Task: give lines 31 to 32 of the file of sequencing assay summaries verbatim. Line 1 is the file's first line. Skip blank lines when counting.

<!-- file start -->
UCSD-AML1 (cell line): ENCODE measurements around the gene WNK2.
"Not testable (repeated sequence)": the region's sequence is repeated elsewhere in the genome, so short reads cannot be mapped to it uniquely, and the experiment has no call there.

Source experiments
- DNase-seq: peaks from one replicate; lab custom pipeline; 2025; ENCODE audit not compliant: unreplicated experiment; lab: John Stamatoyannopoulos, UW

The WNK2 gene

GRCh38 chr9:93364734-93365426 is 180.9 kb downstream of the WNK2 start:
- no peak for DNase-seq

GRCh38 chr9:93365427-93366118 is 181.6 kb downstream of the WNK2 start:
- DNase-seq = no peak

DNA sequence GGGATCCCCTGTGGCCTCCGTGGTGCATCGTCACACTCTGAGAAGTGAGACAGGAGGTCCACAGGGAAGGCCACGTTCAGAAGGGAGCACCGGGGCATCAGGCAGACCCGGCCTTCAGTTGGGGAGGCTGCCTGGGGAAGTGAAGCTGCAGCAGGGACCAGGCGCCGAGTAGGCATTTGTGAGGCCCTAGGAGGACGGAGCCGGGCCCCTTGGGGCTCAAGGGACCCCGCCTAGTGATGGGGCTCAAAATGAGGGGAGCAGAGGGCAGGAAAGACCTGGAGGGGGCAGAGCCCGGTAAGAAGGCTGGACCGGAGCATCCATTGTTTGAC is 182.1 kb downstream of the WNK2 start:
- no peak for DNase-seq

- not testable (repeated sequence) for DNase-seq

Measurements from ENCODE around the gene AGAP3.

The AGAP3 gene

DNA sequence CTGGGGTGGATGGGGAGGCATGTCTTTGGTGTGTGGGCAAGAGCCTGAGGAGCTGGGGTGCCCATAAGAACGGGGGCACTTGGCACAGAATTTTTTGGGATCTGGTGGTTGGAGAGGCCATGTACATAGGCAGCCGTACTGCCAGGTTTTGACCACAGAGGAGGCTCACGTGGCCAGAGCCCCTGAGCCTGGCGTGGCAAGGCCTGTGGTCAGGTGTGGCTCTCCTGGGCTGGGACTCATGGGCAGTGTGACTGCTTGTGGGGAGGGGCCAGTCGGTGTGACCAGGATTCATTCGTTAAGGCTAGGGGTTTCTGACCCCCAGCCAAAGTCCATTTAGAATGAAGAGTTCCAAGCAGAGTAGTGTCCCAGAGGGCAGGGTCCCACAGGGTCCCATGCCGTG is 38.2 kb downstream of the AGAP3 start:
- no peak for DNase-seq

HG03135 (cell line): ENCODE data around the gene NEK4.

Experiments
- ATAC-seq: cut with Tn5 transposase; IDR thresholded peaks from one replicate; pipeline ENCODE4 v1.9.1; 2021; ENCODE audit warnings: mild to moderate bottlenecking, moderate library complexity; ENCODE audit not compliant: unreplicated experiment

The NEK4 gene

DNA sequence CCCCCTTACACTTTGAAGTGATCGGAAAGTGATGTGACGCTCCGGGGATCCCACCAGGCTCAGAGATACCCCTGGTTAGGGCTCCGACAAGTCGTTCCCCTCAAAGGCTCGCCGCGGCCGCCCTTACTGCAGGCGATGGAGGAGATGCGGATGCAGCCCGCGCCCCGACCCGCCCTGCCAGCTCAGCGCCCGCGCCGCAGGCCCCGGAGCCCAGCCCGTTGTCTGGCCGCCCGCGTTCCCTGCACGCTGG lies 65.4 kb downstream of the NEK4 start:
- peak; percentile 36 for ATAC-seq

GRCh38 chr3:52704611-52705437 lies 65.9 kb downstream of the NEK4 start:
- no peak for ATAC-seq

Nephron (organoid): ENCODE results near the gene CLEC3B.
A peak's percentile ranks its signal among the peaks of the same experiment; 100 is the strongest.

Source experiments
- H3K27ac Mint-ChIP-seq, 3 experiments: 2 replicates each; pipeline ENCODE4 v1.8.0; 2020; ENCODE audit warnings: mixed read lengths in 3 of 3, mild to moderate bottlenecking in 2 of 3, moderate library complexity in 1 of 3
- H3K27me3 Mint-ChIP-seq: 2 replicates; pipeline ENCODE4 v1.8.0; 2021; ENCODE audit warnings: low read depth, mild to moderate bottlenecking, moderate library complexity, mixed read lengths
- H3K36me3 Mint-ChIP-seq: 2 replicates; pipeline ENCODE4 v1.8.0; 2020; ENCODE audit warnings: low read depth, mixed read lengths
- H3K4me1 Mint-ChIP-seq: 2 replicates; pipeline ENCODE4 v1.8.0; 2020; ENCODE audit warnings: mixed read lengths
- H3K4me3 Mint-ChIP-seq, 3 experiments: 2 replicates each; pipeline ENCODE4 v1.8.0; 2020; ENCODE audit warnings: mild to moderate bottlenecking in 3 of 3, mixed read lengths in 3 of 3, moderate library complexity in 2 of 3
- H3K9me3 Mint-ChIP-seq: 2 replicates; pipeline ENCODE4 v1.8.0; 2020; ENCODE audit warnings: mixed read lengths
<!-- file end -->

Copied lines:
- H3K4me1 Mint-ChIP-seq: 2 replicates; pipeline ENCODE4 v1.8.0; 2020; ENCODE audit warnings: mixed read lengths
- H3K4me3 Mint-ChIP-seq, 3 experiments: 2 replicates each; pipeline ENCODE4 v1.8.0; 2020; ENCODE audit warnings: mild to moderate bottlenecking in 3 of 3, mixed read lengths in 3 of 3, moderate library complexity in 2 of 3